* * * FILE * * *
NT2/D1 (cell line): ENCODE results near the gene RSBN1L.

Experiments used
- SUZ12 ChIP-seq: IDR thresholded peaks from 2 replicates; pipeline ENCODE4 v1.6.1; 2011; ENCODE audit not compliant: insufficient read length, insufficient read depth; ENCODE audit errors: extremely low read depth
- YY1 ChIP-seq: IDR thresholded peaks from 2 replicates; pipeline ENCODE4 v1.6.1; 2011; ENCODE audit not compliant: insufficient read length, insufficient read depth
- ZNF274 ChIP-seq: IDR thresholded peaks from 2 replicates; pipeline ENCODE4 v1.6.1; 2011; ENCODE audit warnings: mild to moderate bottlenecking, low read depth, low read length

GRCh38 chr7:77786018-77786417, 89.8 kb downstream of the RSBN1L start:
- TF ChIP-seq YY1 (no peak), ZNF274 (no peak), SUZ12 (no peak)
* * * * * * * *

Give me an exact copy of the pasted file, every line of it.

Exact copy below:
NT2/D1 (cell line): ENCODE results near the gene RSBN1L.

Experiments used
- SUZ12 ChIP-seq: IDR thresholded peaks from 2 replicates; pipeline ENCODE4 v1.6.1; 2011; ENCODE audit not compliant: insufficient read length, insufficient read depth; ENCODE audit errors: extremely low read depth
- YY1 ChIP-seq: IDR thresholded peaks from 2 replicates; pipeline ENCODE4 v1.6.1; 2011; ENCODE audit not compliant: insufficient read length, insufficient read depth
- ZNF274 ChIP-seq: IDR thresholded peaks from 2 replicates; pipeline ENCODE4 v1.6.1; 2011; ENCODE audit warnings: mild to moderate bottlenecking, low read depth, low read length

GRCh38 chr7:77786018-77786417, 89.8 kb downstream of the RSBN1L start:
- TF ChIP-seq YY1 (no peak), ZNF274 (no peak), SUZ12 (no peak)